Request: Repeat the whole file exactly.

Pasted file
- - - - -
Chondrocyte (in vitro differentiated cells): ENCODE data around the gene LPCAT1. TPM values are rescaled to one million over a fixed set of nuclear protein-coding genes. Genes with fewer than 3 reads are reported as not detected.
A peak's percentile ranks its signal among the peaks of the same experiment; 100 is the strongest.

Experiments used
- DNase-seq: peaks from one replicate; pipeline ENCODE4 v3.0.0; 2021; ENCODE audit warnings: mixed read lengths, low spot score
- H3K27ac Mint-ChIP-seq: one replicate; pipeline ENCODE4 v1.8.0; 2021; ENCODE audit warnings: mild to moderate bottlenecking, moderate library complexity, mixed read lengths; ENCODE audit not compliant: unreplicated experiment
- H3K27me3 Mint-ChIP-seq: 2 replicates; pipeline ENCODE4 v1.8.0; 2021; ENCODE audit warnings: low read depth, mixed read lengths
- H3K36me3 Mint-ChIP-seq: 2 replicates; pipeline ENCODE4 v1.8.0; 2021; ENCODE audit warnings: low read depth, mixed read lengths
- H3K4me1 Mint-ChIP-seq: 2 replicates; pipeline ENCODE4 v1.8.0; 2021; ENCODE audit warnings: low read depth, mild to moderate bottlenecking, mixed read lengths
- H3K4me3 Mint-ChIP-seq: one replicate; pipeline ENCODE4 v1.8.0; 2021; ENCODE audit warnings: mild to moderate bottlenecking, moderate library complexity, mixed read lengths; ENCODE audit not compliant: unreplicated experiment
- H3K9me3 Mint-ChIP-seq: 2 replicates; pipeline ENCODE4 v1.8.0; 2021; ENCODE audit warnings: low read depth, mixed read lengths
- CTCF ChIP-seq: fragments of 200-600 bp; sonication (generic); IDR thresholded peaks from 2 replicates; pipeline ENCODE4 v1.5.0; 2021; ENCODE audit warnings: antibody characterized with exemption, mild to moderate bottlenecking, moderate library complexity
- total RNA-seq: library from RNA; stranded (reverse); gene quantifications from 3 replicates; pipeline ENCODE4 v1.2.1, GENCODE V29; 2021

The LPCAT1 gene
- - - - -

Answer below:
Chondrocyte (in vitro differentiated cells): ENCODE data around the gene LPCAT1. TPM values are rescaled to one million over a fixed set of nuclear protein-coding genes. Genes with fewer than 3 reads are reported as not detected.
A peak's percentile ranks its signal among the peaks of the same experiment; 100 is the strongest.

Experiments used
- DNase-seq: peaks from one replicate; pipeline ENCODE4 v3.0.0; 2021; ENCODE audit warnings: mixed read lengths, low spot score
- H3K27ac Mint-ChIP-seq: one replicate; pipeline ENCODE4 v1.8.0; 2021; ENCODE audit warnings: mild to moderate bottlenecking, moderate library complexity, mixed read lengths; ENCODE audit not compliant: unreplicated experiment
- H3K27me3 Mint-ChIP-seq: 2 replicates; pipeline ENCODE4 v1.8.0; 2021; ENCODE audit warnings: low read depth, mixed read lengths
- H3K36me3 Mint-ChIP-seq: 2 replicates; pipeline ENCODE4 v1.8.0; 2021; ENCODE audit warnings: low read depth, mixed read lengths
- H3K4me1 Mint-ChIP-seq: 2 replicates; pipeline ENCODE4 v1.8.0; 2021; ENCODE audit warnings: low read depth, mild to moderate bottlenecking, mixed read lengths
- H3K4me3 Mint-ChIP-seq: one replicate; pipeline ENCODE4 v1.8.0; 2021; ENCODE audit warnings: mild to moderate bottlenecking, moderate library complexity, mixed read lengths; ENCODE audit not compliant: unreplicated experiment
- H3K9me3 Mint-ChIP-seq: 2 replicates; pipeline ENCODE4 v1.8.0; 2021; ENCODE audit warnings: low read depth, mixed read lengths
- CTCF ChIP-seq: fragments of 200-600 bp; sonication (generic); IDR thresholded peaks from 2 replicates; pipeline ENCODE4 v1.5.0; 2021; ENCODE audit warnings: antibody characterized with exemption, mild to moderate bottlenecking, moderate library complexity
- total RNA-seq: library from RNA; stranded (reverse); gene quantifications from 3 replicates; pipeline ENCODE4 v1.2.1, GENCODE V29; 2021

The LPCAT1 gene